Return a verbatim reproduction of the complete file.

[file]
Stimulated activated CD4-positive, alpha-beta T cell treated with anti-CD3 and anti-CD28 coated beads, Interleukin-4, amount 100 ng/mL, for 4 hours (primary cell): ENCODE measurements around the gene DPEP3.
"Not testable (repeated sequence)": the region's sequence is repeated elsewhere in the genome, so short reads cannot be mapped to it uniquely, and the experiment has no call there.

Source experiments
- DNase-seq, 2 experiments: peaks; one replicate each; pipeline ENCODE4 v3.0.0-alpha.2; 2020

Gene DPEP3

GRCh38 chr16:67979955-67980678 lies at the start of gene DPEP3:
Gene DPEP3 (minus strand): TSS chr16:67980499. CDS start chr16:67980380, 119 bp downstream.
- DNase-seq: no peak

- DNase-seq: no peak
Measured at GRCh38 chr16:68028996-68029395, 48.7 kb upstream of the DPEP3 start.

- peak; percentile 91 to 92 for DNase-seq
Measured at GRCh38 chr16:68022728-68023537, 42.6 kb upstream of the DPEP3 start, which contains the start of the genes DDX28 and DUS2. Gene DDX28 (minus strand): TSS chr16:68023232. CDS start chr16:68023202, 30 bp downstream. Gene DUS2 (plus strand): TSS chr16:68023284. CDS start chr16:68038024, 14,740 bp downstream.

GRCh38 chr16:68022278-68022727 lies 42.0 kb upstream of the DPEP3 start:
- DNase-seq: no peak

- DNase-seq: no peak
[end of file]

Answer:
Stimulated activated CD4-positive, alpha-beta T cell treated with anti-CD3 and anti-CD28 coated beads, Interleukin-4, amount 100 ng/mL, for 4 hours (primary cell): ENCODE measurements around the gene DPEP3.
"Not testable (repeated sequence)": the region's sequence is repeated elsewhere in the genome, so short reads cannot be mapped to it uniquely, and the experiment has no call there.

Source experiments
- DNase-seq, 2 experiments: peaks; one replicate each; pipeline ENCODE4 v3.0.0-alpha.2; 2020

Gene DPEP3

GRCh38 chr16:67979955-67980678 lies at the start of gene DPEP3:
Gene DPEP3 (minus strand): TSS chr16:67980499. CDS start chr16:67980380, 119 bp downstream.
- DNase-seq: no peak

- DNase-seq: no peak
Measured at GRCh38 chr16:68028996-68029395, 48.7 kb upstream of the DPEP3 start.

- peak; percentile 91 to 92 for DNase-seq
Measured at GRCh38 chr16:68022728-68023537, 42.6 kb upstream of the DPEP3 start, which contains the start of the genes DDX28 and DUS2. Gene DDX28 (minus strand): TSS chr16:68023232. CDS start chr16:68023202, 30 bp downstream. Gene DUS2 (plus strand): TSS chr16:68023284. CDS start chr16:68038024, 14,740 bp downstream.

GRCh38 chr16:68022278-68022727 lies 42.0 kb upstream of the DPEP3 start:
- DNase-seq: no peak

- DNase-seq: no peak